MANILA/NEW YORK -- Officials from the Philippines and the U.S. are set to meet later this month to discuss the future of their Visiting Forces Agreement, a military pact crucial to their defense alliance, Manila's top diplomat said on Monday.
At stake is one of America's most important alliances in Southeast Asia and whether U.S. troops can continue to operate out of the country on a rotational basis. Access to Philippine military bases will be key to projecting power in the South China Sea and President Joe Biden's ability to push back against Chinese maritime activity.
"I'm narrowing down the issues and soon we will meet, I believe in the last week of February, and iron out whatever differences we have and come to an agreement," Philippine Foreign Affairs Secretary Teodoro Locsin Jr. told the ABS-CBN News Channel.
"What that agreement is, of course, I do not wish to anticipate because then that would weaken my decision," Locsin said.
The 1998 agreement facilitates the entry of American troops on a rotational basis into the Philippines to conduct annual military drills. On top of granting travel privileges to U.S. personnel, the agreement lays out rules for the importation and exportation of U.S. equipment, as well as the movement of American aircraft, vessels and vehicles in-country.
The VFA also defines the rights of both governments on jurisdiction over U.S. service members accused of committing crimes while in the Philippines.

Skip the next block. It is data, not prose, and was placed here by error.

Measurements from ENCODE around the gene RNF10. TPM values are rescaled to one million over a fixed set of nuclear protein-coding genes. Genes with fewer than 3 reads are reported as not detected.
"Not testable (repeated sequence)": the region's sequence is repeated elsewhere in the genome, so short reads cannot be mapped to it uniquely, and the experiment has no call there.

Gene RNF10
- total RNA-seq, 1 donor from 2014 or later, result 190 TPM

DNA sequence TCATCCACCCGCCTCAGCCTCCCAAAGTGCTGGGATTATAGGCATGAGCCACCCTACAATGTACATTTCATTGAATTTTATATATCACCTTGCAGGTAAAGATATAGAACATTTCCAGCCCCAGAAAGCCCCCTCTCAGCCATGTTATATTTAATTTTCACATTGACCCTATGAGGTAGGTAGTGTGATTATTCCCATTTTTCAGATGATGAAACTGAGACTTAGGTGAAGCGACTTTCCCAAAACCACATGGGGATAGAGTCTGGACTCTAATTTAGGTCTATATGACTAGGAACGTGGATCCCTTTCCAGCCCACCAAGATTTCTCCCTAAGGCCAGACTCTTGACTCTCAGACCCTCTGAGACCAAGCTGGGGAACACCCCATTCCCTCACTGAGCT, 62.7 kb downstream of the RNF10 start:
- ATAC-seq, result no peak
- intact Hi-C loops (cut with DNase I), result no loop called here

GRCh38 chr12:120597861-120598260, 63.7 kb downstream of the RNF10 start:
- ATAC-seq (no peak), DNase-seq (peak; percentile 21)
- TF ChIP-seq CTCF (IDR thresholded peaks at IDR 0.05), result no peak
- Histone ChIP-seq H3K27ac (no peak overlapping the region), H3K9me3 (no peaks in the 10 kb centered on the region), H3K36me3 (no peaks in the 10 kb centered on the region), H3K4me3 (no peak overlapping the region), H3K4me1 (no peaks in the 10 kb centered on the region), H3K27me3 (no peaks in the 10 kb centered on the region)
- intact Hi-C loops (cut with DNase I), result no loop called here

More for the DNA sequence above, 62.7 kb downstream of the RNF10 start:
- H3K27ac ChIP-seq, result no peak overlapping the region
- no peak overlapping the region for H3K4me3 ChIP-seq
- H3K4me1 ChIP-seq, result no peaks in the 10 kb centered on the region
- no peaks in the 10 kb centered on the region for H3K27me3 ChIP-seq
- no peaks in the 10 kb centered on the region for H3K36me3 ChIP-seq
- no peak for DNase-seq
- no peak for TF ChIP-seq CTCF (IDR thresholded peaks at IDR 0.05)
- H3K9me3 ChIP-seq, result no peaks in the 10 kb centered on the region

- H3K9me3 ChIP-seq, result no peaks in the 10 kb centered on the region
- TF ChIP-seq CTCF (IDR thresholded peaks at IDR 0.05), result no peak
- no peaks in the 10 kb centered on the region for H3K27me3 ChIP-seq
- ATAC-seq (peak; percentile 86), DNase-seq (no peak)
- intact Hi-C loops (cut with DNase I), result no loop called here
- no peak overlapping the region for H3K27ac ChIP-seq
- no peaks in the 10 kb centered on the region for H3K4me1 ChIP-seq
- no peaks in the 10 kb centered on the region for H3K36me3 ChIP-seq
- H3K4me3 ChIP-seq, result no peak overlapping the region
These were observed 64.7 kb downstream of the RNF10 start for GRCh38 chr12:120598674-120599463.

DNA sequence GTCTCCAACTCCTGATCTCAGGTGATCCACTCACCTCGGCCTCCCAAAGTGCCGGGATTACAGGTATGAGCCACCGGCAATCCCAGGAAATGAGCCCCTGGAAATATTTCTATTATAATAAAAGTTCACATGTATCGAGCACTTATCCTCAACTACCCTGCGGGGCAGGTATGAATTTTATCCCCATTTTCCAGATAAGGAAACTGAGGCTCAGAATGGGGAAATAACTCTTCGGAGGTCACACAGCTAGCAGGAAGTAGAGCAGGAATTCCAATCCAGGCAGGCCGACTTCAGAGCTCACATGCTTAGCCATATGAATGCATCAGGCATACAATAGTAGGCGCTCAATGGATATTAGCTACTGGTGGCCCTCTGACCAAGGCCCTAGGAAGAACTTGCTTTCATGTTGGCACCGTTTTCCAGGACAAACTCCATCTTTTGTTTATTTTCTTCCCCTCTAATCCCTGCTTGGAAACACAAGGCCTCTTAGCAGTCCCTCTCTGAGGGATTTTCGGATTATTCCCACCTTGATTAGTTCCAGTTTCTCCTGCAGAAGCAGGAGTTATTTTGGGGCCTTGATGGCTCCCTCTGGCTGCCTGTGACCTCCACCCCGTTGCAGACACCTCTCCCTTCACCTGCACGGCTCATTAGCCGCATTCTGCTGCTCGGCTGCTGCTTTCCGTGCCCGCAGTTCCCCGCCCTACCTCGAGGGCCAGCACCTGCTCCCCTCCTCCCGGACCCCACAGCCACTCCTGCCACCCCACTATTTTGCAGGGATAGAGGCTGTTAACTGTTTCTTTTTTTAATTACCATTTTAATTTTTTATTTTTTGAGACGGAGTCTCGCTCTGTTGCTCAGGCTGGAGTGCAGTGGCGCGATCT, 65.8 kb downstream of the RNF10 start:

Experts say that without it, other bilateral defense agreements, including the Mutual Defense Treaty, cannot be implemented.
President Rodrigo Duterte notified Washington in February last year that he was canceling the deal, angry that a senator and ally who led his much-criticized war on drugs was denied a visa to the U.S.
In a December policy paper titled "The U.S. Alliance with the Philippines," framed as a mock memorandum to the president from the national security adviser, Michael Green and Gregory Poling, analysts at the Washington-based Center for Strategic and International Studies think tank, wrote that the alliance with the Philippines is an important anchor for the American presence in Southeast Asia, a region "central to emerging U.S.-China competition and crucial to our national interests."
They wrote that the Philippines plays a key role in the U.S. Indo-Pacific Command's plan to disperse American forces, including marine and army units, along the first island chain running from Japan through Southeast Asia.
"In a contingency, these small, mobile teams would support U.S. air and naval operations," they said, calling it "a sound strategy to counter China's naval and missile advantages in its near waters."
But, they added, "the Philippines is the only country in Southeast Asia that might realistically host such assets."
The nearest U.S. military forces are on Okinawa and Guam, at distances of 1,300 and 1,500 nautical miles, respectively.
Finding an alternative country from which U.S. forces can operate, even on a rotational basis, may be difficult.